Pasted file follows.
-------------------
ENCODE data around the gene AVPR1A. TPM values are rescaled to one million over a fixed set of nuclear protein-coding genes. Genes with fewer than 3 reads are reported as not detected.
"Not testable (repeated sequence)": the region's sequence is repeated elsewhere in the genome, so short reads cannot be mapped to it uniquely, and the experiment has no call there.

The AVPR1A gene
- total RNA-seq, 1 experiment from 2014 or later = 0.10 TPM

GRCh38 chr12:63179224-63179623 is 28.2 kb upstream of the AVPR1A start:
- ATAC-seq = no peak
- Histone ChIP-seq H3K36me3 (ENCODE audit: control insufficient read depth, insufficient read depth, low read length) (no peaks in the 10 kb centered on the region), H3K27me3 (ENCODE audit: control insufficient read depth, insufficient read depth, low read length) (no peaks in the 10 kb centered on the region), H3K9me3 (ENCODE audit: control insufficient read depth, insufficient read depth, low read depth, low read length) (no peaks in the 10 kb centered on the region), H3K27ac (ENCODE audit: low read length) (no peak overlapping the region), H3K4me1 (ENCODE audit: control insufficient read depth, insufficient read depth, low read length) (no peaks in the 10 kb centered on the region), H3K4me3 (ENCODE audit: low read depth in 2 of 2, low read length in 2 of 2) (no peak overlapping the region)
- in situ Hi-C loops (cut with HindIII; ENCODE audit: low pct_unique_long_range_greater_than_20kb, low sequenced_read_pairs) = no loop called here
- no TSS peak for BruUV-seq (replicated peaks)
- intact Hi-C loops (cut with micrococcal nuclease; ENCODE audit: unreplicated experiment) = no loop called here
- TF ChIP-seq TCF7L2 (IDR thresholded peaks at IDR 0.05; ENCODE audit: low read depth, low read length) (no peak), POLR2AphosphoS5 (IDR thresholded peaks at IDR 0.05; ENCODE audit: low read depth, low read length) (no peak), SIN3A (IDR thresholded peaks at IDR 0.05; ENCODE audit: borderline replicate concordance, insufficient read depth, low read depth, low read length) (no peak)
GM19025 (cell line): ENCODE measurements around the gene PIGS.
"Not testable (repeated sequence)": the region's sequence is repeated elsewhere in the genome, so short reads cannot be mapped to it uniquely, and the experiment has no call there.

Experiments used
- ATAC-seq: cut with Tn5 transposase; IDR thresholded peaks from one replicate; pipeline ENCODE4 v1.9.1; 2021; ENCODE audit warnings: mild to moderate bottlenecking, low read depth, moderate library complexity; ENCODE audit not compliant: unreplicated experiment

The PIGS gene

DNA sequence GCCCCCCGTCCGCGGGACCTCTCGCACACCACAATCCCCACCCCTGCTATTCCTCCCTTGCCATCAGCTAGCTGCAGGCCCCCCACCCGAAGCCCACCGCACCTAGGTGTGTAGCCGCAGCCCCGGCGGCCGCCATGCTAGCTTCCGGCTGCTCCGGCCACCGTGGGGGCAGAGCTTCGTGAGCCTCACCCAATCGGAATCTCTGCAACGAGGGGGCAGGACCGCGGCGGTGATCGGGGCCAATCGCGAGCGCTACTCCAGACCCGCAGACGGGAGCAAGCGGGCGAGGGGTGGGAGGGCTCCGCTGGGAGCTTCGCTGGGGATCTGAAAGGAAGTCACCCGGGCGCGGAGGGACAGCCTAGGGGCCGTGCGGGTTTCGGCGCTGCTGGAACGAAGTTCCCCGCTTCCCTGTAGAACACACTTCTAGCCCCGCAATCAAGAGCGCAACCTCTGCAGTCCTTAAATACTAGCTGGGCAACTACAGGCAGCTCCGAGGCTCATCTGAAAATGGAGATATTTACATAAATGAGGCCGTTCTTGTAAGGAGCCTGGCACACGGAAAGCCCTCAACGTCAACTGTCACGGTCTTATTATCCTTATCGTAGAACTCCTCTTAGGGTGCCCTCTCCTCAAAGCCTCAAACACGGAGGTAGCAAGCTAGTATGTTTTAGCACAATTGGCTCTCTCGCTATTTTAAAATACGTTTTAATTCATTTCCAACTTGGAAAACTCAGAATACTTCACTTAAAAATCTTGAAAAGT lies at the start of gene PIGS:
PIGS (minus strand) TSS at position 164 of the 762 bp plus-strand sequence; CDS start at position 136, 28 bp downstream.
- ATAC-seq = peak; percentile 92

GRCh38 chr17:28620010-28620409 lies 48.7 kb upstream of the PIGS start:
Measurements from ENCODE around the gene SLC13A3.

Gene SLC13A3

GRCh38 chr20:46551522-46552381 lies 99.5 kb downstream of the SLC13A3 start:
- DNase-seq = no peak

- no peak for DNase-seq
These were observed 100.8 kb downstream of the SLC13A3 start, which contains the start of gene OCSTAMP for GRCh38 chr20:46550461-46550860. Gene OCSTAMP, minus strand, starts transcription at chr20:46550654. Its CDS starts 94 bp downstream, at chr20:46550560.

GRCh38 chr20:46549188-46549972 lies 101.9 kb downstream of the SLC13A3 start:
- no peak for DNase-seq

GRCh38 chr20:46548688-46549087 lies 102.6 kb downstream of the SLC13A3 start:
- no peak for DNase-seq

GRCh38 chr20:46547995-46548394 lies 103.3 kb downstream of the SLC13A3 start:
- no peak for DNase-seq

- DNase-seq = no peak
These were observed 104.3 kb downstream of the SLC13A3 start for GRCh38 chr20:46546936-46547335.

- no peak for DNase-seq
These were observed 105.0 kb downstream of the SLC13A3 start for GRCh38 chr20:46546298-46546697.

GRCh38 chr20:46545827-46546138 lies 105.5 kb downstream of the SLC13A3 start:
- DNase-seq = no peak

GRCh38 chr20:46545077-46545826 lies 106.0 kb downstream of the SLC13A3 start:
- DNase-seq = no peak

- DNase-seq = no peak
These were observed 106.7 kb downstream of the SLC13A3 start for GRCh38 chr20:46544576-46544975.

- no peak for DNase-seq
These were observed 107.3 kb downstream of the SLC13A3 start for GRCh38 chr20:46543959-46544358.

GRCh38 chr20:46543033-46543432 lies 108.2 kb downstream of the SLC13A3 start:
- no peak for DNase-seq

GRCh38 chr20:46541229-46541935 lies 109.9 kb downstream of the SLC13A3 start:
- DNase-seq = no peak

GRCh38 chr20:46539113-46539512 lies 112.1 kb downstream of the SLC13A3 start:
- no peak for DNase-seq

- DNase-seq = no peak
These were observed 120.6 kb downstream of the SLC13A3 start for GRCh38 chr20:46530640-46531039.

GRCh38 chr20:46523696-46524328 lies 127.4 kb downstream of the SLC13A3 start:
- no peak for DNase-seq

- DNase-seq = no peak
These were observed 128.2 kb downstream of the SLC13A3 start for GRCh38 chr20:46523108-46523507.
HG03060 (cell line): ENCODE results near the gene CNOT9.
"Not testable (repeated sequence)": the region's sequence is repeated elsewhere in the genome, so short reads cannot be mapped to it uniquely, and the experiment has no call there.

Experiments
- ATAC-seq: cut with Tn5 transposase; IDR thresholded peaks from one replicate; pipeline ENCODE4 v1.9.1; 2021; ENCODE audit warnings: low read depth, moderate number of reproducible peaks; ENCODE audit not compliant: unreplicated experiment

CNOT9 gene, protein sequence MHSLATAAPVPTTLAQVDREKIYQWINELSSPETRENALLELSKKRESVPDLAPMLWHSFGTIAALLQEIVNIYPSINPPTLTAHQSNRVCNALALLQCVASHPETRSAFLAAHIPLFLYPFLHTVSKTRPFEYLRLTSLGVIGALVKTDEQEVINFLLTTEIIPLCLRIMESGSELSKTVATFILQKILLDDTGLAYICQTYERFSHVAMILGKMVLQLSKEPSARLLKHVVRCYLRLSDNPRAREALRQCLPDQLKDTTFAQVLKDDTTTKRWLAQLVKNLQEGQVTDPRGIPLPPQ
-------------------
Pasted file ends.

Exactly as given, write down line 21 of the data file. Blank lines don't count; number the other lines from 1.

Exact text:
Measurements from ENCODE around the gene SLC13A3.